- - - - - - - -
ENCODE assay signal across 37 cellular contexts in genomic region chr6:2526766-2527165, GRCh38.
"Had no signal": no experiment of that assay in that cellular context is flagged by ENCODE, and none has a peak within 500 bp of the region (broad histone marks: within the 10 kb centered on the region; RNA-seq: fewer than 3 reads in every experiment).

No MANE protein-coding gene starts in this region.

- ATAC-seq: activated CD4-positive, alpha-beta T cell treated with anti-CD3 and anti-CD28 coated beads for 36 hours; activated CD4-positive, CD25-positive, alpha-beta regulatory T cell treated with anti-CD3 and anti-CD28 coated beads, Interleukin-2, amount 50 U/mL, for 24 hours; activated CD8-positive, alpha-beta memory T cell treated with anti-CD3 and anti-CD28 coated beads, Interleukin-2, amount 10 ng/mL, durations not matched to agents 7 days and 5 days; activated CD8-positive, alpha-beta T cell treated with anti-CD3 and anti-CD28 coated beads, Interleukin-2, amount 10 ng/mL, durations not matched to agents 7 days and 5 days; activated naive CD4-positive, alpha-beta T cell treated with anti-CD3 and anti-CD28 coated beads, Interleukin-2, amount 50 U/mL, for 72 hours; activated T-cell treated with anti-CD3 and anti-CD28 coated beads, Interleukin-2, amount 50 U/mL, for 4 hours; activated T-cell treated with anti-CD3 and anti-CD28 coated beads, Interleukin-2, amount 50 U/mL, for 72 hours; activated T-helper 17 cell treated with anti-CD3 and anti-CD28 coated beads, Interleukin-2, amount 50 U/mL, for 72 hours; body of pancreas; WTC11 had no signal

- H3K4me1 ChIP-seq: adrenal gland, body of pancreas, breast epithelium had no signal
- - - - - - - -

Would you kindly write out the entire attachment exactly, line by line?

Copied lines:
ENCODE assay signal across 37 cellular contexts in genomic region chr6:2526766-2527165, GRCh38.
"Had no signal": no experiment of that assay in that cellular context is flagged by ENCODE, and none has a peak within 500 bp of the region (broad histone marks: within the 10 kb centered on the region; RNA-seq: fewer than 3 reads in every experiment).

No MANE protein-coding gene starts in this region.

- ATAC-seq: activated CD4-positive, alpha-beta T cell treated with anti-CD3 and anti-CD28 coated beads for 36 hours; activated CD4-positive, CD25-positive, alpha-beta regulatory T cell treated with anti-CD3 and anti-CD28 coated beads, Interleukin-2, amount 50 U/mL, for 24 hours; activated CD8-positive, alpha-beta memory T cell treated with anti-CD3 and anti-CD28 coated beads, Interleukin-2, amount 10 ng/mL, durations not matched to agents 7 days and 5 days; activated CD8-positive, alpha-beta T cell treated with anti-CD3 and anti-CD28 coated beads, Interleukin-2, amount 10 ng/mL, durations not matched to agents 7 days and 5 days; activated naive CD4-positive, alpha-beta T cell treated with anti-CD3 and anti-CD28 coated beads, Interleukin-2, amount 50 U/mL, for 72 hours; activated T-cell treated with anti-CD3 and anti-CD28 coated beads, Interleukin-2, amount 50 U/mL, for 4 hours; activated T-cell treated with anti-CD3 and anti-CD28 coated beads, Interleukin-2, amount 50 U/mL, for 72 hours; activated T-helper 17 cell treated with anti-CD3 and anti-CD28 coated beads, Interleukin-2, amount 50 U/mL, for 72 hours; body of pancreas; WTC11 had no signal

- H3K4me1 ChIP-seq: adrenal gland, body of pancreas, breast epithelium had no signal